8. Managing Permissions

Basic File Permissions

File Permission

Folder Permission

r => read (open the file)

r => read (list the files in the directory)

w => write (modify a file)

w => write (add files and delete files)

x => execute (execute the binary code or script)

x => execute (open the directory)

u => user, g => group, o => or others, a => all
Octal method for setting up the permission
# They are equivalent permissions:
chmod o+rwx myfile
chmod 007 myfile

Special Permissions

In addition to the basic permissions, there are three other permissions that are used in certain situations.

  • SUID => Set User ID (for user): chmod u+s my_file

  • SGID => Set Group ID (for group): chmod g+s my_file

  • Sticky => for everyone: chmod o+t my_file

SUID => When this is set on a file, script or executable, it means run that file or application with the permission of the user owner. Typically, this is run against a root file. It looks like the following:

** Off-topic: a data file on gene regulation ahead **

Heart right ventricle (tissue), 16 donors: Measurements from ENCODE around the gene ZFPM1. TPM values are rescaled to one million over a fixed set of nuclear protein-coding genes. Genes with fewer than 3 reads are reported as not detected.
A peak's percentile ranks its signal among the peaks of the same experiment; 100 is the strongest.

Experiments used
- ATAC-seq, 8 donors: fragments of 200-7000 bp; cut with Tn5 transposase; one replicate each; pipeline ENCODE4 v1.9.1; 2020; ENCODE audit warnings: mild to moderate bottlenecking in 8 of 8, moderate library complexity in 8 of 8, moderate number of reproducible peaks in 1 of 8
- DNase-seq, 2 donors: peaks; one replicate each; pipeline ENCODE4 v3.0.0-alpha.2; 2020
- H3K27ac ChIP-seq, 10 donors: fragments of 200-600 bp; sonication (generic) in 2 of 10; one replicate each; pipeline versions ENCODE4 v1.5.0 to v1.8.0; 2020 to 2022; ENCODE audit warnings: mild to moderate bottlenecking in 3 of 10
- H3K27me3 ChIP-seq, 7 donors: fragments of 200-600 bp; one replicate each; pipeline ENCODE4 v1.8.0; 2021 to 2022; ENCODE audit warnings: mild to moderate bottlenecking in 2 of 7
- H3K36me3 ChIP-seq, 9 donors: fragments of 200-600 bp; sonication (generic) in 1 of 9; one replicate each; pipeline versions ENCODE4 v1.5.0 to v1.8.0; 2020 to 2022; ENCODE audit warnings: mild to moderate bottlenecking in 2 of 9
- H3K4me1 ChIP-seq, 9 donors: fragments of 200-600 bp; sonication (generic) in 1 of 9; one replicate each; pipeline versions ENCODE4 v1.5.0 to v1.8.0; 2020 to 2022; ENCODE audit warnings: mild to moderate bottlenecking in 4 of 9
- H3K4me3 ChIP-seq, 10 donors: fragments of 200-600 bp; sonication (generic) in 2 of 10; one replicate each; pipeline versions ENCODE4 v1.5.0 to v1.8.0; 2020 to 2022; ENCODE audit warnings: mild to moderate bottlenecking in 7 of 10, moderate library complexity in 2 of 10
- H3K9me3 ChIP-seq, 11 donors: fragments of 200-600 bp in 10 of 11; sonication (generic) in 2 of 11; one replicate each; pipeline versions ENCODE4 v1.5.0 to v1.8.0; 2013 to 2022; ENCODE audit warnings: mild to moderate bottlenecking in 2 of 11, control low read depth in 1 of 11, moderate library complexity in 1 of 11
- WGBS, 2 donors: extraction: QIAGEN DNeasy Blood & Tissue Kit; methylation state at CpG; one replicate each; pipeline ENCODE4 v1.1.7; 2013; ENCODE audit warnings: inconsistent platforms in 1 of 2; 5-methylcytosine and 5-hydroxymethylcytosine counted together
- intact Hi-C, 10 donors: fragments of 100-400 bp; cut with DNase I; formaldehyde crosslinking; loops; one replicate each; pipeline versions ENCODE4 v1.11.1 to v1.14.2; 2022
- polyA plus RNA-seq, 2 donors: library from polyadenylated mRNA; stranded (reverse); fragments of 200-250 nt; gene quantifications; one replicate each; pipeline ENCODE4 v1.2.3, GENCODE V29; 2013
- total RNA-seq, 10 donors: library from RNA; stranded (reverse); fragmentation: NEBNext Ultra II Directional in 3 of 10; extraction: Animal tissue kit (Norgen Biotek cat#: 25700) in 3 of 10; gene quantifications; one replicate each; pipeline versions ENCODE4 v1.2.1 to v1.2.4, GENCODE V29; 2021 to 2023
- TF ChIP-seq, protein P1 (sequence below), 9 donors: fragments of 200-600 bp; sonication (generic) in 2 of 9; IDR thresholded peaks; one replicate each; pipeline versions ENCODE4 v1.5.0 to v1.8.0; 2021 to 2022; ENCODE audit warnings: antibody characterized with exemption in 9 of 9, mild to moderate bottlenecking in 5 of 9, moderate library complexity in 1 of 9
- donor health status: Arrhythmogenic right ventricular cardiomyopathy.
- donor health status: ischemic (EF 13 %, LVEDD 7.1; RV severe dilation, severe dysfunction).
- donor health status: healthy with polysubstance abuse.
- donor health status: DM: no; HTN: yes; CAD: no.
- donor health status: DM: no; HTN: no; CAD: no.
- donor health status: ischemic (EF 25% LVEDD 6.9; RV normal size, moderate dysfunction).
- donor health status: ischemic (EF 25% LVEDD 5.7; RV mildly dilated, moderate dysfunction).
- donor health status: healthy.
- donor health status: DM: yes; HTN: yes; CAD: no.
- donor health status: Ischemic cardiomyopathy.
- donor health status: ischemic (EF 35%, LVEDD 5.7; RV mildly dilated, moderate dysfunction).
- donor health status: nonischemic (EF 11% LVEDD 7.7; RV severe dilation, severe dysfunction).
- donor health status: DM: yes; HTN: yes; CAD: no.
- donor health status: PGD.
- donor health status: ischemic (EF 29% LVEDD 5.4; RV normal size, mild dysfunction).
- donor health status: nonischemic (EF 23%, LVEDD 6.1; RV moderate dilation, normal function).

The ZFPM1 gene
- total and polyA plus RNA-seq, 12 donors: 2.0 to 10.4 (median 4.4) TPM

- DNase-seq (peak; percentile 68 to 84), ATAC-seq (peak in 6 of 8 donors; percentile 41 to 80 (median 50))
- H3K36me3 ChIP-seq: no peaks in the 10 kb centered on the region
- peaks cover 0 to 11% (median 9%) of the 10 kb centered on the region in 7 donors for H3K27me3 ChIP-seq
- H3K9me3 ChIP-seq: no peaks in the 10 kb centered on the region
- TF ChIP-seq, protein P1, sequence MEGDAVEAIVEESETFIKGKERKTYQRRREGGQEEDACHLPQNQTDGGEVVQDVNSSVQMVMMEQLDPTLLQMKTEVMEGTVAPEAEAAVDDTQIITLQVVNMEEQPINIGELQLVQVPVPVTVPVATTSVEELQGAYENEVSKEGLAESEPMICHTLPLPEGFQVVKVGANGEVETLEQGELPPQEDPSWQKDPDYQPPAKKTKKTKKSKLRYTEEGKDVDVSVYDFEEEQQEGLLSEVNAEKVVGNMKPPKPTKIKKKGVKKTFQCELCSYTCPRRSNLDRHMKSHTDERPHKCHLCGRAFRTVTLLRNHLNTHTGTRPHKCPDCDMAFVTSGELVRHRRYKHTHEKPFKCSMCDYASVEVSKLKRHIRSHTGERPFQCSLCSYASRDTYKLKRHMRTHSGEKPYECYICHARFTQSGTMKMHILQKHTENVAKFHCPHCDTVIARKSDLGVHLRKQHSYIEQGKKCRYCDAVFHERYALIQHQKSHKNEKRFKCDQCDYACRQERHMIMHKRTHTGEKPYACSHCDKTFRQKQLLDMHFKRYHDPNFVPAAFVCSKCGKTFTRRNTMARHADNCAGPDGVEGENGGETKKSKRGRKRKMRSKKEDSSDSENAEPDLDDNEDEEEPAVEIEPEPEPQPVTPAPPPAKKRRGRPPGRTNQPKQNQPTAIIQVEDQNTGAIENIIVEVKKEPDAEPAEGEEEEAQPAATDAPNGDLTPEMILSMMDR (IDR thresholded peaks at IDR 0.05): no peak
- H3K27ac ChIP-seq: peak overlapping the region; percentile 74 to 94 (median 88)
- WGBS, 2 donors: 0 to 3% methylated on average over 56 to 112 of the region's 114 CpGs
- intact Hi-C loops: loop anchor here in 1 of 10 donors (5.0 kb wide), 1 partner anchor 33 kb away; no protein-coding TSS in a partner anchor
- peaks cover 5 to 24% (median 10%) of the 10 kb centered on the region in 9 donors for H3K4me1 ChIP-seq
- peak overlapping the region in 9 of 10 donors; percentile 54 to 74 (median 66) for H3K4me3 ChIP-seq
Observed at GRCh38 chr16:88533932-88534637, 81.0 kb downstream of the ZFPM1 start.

Sticky => When it is set, only that user owner will be able to delete that file.

The two files are different, and serve different purpose.

  • /etc/passwd is user database (fun fact: contrary to its name, it doesn't store passwords - those are stored (possibly in hashed form) in /etc/shadow) - see man 5 passwd (i.e. passwd(5)), man 5 shadow (i.e. shadow(5)).

  • /usr/bin/passwd is utility that is supposed to modify user records stored in /etc/passwd and /etc/shadow. See man 1 passwd (i.e. passwd(1))


Learn all about permissions and advanced related concepts

Difference between chown and chmod:

In simple term chown is used to change the ownership of a file while chmod is for changing the file mode bits.

  • chown defines who owns the file.

  • chmod defines who can do what.